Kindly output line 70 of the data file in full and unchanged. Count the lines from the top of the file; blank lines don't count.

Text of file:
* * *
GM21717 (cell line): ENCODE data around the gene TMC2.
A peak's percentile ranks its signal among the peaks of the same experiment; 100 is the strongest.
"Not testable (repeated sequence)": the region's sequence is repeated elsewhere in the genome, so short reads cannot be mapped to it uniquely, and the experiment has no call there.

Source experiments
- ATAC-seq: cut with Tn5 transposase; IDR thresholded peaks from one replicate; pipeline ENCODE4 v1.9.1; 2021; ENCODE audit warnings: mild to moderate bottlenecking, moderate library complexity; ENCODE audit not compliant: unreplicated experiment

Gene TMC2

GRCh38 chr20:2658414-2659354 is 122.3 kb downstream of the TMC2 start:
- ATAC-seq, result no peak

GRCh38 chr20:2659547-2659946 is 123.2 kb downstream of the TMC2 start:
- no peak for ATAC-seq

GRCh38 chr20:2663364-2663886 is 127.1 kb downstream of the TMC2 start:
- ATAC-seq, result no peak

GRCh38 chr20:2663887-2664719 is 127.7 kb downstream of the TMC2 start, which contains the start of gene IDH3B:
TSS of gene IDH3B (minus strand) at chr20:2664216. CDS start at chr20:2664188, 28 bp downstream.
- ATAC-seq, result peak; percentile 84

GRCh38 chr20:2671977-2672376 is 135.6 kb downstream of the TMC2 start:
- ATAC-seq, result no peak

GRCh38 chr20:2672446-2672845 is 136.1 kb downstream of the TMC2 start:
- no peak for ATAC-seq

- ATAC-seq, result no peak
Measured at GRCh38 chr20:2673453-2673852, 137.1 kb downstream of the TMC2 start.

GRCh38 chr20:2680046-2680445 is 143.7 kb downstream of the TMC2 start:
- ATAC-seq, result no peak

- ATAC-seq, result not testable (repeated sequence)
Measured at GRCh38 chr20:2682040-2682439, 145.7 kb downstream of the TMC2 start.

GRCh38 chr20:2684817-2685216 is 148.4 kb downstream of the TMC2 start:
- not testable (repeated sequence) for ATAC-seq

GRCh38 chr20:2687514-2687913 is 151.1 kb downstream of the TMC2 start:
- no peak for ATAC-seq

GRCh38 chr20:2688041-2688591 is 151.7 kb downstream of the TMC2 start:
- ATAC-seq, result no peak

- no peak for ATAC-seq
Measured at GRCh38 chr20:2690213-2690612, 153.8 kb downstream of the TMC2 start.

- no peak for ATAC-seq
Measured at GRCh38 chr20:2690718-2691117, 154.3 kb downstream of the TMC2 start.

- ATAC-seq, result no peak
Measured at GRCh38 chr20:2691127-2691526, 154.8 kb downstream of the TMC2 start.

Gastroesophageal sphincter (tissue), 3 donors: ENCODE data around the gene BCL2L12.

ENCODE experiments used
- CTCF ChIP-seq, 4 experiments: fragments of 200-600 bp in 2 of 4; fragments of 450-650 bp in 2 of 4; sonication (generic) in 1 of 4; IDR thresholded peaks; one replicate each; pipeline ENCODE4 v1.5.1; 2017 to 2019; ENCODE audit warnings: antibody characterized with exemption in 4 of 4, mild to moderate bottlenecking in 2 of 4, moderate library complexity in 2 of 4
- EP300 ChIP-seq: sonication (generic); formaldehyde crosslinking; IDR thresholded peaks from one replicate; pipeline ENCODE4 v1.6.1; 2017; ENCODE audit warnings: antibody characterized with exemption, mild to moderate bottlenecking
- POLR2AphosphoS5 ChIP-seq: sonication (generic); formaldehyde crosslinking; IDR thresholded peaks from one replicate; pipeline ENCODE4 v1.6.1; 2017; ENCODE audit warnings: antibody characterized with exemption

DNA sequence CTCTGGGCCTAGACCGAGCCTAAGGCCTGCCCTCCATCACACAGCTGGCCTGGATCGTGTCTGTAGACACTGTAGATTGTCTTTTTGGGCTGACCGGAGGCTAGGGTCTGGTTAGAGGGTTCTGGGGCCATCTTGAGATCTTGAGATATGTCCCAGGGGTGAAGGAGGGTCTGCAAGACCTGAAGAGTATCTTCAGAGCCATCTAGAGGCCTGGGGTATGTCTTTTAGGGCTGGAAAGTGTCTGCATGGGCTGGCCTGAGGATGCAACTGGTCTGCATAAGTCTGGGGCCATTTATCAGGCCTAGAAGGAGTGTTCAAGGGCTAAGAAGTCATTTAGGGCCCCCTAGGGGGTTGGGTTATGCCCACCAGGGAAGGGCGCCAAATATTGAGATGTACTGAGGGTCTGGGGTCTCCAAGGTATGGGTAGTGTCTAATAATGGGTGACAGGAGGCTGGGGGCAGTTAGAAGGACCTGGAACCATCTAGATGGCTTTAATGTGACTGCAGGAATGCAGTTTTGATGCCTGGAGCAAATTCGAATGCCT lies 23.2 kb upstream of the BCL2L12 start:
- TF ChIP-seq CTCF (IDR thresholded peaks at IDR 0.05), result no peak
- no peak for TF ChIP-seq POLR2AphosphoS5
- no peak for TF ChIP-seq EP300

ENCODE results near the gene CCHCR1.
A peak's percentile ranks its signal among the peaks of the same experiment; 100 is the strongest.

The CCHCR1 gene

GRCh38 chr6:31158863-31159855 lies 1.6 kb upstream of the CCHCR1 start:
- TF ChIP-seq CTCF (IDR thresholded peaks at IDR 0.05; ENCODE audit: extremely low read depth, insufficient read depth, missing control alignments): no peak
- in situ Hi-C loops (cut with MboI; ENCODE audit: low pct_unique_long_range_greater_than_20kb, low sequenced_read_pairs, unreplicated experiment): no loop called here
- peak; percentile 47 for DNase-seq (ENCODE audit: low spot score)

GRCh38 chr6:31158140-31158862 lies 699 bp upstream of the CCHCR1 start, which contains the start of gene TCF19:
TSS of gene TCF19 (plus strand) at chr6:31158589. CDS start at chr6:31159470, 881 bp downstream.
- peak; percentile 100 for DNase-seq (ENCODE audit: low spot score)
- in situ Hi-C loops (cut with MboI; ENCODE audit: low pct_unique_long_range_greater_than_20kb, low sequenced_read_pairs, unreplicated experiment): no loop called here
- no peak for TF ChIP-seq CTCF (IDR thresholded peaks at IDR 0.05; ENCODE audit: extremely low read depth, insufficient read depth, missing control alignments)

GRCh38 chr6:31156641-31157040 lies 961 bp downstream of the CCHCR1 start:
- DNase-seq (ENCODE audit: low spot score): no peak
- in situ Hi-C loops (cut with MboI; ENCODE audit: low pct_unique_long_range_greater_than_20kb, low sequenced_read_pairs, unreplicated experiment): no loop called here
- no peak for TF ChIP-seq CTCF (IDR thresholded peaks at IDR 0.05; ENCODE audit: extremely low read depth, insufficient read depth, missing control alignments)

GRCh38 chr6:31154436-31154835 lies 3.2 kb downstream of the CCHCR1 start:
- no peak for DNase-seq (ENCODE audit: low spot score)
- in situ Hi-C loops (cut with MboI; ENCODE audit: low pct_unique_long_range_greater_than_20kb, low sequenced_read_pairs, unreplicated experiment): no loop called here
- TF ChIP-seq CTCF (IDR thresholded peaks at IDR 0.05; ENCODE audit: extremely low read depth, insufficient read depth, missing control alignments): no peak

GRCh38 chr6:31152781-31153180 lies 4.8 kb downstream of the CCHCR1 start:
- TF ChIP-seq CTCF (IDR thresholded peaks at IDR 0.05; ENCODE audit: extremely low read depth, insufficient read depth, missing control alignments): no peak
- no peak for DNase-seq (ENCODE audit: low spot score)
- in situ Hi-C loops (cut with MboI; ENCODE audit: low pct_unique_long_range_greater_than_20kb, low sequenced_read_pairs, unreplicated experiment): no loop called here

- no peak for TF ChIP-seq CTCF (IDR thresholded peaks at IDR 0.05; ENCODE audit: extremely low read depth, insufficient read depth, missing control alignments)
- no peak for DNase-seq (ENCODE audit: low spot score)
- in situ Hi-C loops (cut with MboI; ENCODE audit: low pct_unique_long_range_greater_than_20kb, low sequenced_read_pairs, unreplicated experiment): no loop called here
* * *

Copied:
- in situ Hi-C loops (cut with MboI; ENCODE audit: low pct_unique_long_range_greater_than_20kb, low sequenced_read_pairs, unreplicated experiment): no loop called here